<size>max</size>
       </partition>
     </partitions>
     <use>all</use>
   </drive>
   <drive>
     <device>/dev/sdb</device>
     <partitions config:type="list">
       <partition>
         <format config:type="boolean">false</format>
         <partition_id config:type="integer">131</partition_id>
         <partition_nr config:type="integer">1</partition_nr>
         <partition_type>primary</partition_type>
         <size>24M</size>
       </partition>
       <partition>
         <format config:type="boolean">false</format>
         <partition_id config:type="integer">253</partition_id>
         <partition_nr config:type="integer">2</partition_nr>
         <raid_name>/dev/md0</raid_name>
         <raid_type>raid</raid_type>
         <size>2G</size>
       </partition>
       <partition>
         <format config:type="boolean">false</format>
         <partition_id config:type="integer">253</partition_id>
         <partition_nr config:type="integer">3</partition_nr>
         <raid_name>/dev/md1</raid_name>
         <raid_type>raid</raid_type>
         <size>max</size>
       </partition>
     </partitions>
     <use>all</use>
   </drive>
  <drive>
    <device>/dev/md</device>
    <partitions config:type="list">
      <partition>
        <filesystem config:type="symbol">reiser</filesystem>
        <format config:type="boolean">true</format>
        <mount>swap</mount>
        <partition_id config:type="integer">131</partition_id>
        <partition_nr config:type="integer">0</partition_nr>
        <raid_options>
          <chunk_size>4</chunk_size>
          <parity_algorithm>left-asymmetric</parity_algorithm>
          <raid_type>raid1</raid_type>
        </raid_options>
      </partition>
      <partition>
        <filesystem config:type="symbol">reiser</filesystem>
        <format config:type="boolean">true</format>
        <mount>/</mount>
        <partition_id config:type="integer">131</partition_id>
        <partition_nr config:type="integer">1</partition_nr>
        <raid_options>
          <chunk_size>4</chunk_size>
          <parity_algorithm>left-asymmetric</parity_algorithm>
          <raid_type>raid1</raid_type>
        </raid_options>
      </partition>
    </partitions>
    <use>all</use>
  </drive>
</partitioning>

The samples above created one 24MB PReP partition on each disk, one 2GB mirrored swap partition and one mirrored / partition uses all the disk space. If you want to use different partitioning scheme in your cluster, modify this RAID1 section in the autoyast template file accordingly.

Since the PReP partition can not be mirrored between the two disks, some additional postinstall commands should be run to make the second disk bootable, here the commands needed to make the second disk bootable:

# Set the second disk to be bootable for RAID1 setup
parted -s /dev/sdb mkfs 1 fat32
parted /dev/sdb set 1 type 6
parted /dev/sdb set 1 boot on
dd if=/dev/sda1 of=/dev/sdb1
bootlist -m normal sda sdb

The procedure listed above has been added to the file /opt/xcat/share/xcat/install/scripts/post.sles11.raid1 to make it be automated. The autoyast template file service.raid1.sles11.tmpl will include the content of post.sles11.raid1, so no manual steps are needed here.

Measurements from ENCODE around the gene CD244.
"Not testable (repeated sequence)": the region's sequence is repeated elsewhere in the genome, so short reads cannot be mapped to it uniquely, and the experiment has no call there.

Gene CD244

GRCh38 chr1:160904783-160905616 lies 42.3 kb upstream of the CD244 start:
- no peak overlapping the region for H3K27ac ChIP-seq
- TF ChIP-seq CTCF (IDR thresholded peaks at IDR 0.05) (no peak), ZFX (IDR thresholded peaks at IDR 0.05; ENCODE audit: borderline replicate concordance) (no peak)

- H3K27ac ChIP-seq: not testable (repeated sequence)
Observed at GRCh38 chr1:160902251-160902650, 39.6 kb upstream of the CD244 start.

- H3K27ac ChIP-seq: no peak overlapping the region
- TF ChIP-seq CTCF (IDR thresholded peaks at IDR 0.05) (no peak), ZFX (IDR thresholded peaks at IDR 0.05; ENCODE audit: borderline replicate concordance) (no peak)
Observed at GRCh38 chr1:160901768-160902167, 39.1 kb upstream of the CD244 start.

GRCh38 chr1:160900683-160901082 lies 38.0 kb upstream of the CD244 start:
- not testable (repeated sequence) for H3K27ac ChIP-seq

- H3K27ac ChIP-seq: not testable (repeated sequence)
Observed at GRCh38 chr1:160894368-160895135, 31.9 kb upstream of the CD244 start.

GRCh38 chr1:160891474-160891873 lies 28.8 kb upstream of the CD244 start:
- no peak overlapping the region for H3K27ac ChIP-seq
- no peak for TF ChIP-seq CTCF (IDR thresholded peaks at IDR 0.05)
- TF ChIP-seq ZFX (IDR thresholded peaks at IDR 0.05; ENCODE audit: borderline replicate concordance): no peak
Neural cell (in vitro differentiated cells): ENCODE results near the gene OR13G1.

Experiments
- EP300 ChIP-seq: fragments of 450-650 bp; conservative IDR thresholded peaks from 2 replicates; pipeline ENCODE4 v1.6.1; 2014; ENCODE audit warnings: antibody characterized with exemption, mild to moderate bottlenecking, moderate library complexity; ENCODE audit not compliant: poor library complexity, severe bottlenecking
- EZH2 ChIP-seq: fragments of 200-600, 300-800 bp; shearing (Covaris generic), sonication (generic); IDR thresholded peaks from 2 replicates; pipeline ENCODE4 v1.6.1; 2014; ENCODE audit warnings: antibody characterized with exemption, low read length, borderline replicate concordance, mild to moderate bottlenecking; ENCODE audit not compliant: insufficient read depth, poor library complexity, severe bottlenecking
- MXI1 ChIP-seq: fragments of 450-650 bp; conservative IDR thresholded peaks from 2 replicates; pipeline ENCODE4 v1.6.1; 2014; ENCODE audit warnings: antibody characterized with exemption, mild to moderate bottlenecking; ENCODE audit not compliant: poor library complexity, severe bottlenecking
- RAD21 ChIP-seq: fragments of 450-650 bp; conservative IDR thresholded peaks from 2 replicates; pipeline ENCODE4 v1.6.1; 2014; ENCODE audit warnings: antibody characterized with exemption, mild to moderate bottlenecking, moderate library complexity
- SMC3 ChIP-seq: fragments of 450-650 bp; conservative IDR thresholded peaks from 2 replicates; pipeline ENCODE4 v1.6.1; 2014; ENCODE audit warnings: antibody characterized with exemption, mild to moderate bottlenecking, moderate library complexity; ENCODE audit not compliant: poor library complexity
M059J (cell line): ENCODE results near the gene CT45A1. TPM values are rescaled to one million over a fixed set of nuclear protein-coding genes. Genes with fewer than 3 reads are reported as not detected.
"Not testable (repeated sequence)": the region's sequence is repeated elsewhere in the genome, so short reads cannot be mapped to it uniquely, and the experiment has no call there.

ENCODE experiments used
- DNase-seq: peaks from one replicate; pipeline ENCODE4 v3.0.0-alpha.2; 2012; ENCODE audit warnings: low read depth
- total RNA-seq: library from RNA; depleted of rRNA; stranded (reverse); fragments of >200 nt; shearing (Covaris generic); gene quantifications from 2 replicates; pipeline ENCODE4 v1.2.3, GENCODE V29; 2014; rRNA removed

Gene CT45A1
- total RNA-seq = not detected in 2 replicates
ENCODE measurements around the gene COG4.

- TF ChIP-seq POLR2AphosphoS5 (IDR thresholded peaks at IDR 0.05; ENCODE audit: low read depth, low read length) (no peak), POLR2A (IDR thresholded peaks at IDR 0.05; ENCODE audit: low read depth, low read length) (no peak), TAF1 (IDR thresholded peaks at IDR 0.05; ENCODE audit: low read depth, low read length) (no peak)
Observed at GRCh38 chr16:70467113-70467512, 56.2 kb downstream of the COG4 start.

After the diskful nodes are up and running, you can check the RAID1 settings with the following commands:

Mount command shows the /dev/mdx devices are mounted to various file systems, the /dev/mdx indicates that the RAID is being used on this node.

server:~ # mount
/dev/md1 on / type reiserfs (rw)
proc on /proc type proc (rw)
sysfs on /sys type sysfs (rw)
debugfs on /sys/kernel/debug type debugfs (rw)
devtmpfs on /dev type devtmpfs (rw,mode=0755)
tmpfs on /dev/shm type tmpfs (rw,mode=1777)
devpts on /dev/pts type devpts (rw,mode=0620,gid=5)

The file /proc/mdstat includes the RAID devices status on the system, here is an example of /proc/mdstat:

server:~ # cat /proc/mdstat
Personalities : [raid1] [raid0] [raid10] [raid6] [raid5] [raid4]
md0 : active (auto-read-only) raid1 sda2[0] sdb2[1]
      2104500 blocks super 1.0 [2/2] [UU]
      bitmap: 0/1 pages [0KB], 128KB chunk

md1 : active raid1 sda3[0] sdb3[1]
      18828108 blocks super 1.0 [2/2] [UU]
      bitmap: 0/9 pages [0KB], 64KB chunk

unused devices: <none>

The command mdadm can query the detailed configuration for the RAID partitions:

mdadm --detail /dev/md1
Disk Replacement Procedure

If any one disk fails in the RAID1 array, do not panic. Follow the procedure listed below to replace the failed disk.

Faulty disks should appear marked with an (F) if you look at /proc/mdstat:

# cat /proc/mdstat
Personalities : [raid1]
md2 : active raid1 dm-11[0](F) dm-6[1]
      291703676 blocks super 1.1 [2/1] [_U]
      bitmap: 1/1 pages [64KB], 65536KB chunk

md1 : active raid1 dm-8[0](F) dm-3[1]
      1048568 blocks super 1.1 [2/1] [_U]

md0 : active raid1 dm-9[0](F) dm-4[1]
      204788 blocks super 1.0 [2/1] [_U]

unused devices: <none>

We can see that the first disk is broken because all the RAID partitions on this disk are marked as (F).

Remove the failed disk from RAID array

mdadm is the command that can be used to query and manage the RAID arrays on Linux. To remove the failed disk from RAID array, use the command:

mdadm --manage /dev/mdx --remove /dev/xxx

Where the /dev/mdx are the RAID partitions listed in /proc/mdstat file, such as md0, md1 and md2; the /dev/xxx are the backend devices like dm-11, dm-8 and dm-9 in the multipath configuration and sda5, sda3 and sda2 in the non-multipath configuration.